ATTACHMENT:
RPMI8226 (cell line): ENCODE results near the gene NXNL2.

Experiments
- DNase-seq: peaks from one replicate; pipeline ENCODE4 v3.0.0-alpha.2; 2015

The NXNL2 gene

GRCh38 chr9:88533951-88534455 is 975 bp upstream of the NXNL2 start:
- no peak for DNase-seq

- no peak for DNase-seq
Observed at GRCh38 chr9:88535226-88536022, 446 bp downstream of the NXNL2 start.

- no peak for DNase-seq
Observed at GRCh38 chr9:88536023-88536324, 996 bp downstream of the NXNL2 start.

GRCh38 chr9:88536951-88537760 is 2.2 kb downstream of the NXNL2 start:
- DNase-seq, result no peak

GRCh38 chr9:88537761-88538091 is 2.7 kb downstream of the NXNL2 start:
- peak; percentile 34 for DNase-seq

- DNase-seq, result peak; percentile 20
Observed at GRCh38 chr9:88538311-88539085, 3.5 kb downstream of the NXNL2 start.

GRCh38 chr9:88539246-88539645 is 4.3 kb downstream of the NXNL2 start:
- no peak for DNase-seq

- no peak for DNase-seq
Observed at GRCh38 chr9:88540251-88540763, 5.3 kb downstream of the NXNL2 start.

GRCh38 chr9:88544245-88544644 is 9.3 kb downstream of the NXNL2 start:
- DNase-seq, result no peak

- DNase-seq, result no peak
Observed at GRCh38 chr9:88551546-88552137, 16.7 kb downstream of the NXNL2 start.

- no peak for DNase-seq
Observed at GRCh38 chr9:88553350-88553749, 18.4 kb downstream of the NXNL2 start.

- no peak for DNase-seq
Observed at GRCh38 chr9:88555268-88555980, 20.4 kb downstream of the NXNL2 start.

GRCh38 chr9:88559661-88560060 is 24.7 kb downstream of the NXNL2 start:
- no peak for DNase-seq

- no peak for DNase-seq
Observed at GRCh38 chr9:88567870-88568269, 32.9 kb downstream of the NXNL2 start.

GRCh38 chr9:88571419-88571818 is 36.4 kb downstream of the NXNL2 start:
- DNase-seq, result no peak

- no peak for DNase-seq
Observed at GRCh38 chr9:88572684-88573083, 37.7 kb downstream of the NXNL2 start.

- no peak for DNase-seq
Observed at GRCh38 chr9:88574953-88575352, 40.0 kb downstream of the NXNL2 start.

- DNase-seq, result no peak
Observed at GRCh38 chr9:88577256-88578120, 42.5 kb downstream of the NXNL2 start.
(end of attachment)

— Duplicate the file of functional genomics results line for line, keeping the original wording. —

RPMI8226 (cell line): ENCODE results near the gene NXNL2.

Experiments
- DNase-seq: peaks from one replicate; pipeline ENCODE4 v3.0.0-alpha.2; 2015

The NXNL2 gene

GRCh38 chr9:88533951-88534455 is 975 bp upstream of the NXNL2 start:
- no peak for DNase-seq

- no peak for DNase-seq
Observed at GRCh38 chr9:88535226-88536022, 446 bp downstream of the NXNL2 start.

- no peak for DNase-seq
Observed at GRCh38 chr9:88536023-88536324, 996 bp downstream of the NXNL2 start.

GRCh38 chr9:88536951-88537760 is 2.2 kb downstream of the NXNL2 start:
- DNase-seq, result no peak

GRCh38 chr9:88537761-88538091 is 2.7 kb downstream of the NXNL2 start:
- peak; percentile 34 for DNase-seq

- DNase-seq, result peak; percentile 20
Observed at GRCh38 chr9:88538311-88539085, 3.5 kb downstream of the NXNL2 start.

GRCh38 chr9:88539246-88539645 is 4.3 kb downstream of the NXNL2 start:
- no peak for DNase-seq

- no peak for DNase-seq
Observed at GRCh38 chr9:88540251-88540763, 5.3 kb downstream of the NXNL2 start.

GRCh38 chr9:88544245-88544644 is 9.3 kb downstream of the NXNL2 start:
- DNase-seq, result no peak

- DNase-seq, result no peak
Observed at GRCh38 chr9:88551546-88552137, 16.7 kb downstream of the NXNL2 start.

- no peak for DNase-seq
Observed at GRCh38 chr9:88553350-88553749, 18.4 kb downstream of the NXNL2 start.

- no peak for DNase-seq
Observed at GRCh38 chr9:88555268-88555980, 20.4 kb downstream of the NXNL2 start.

GRCh38 chr9:88559661-88560060 is 24.7 kb downstream of the NXNL2 start:
- no peak for DNase-seq

- no peak for DNase-seq
Observed at GRCh38 chr9:88567870-88568269, 32.9 kb downstream of the NXNL2 start.

GRCh38 chr9:88571419-88571818 is 36.4 kb downstream of the NXNL2 start:
- DNase-seq, result no peak

- no peak for DNase-seq
Observed at GRCh38 chr9:88572684-88573083, 37.7 kb downstream of the NXNL2 start.

- no peak for DNase-seq
Observed at GRCh38 chr9:88574953-88575352, 40.0 kb downstream of the NXNL2 start.

- DNase-seq, result no peak
Observed at GRCh38 chr9:88577256-88578120, 42.5 kb downstream of the NXNL2 start.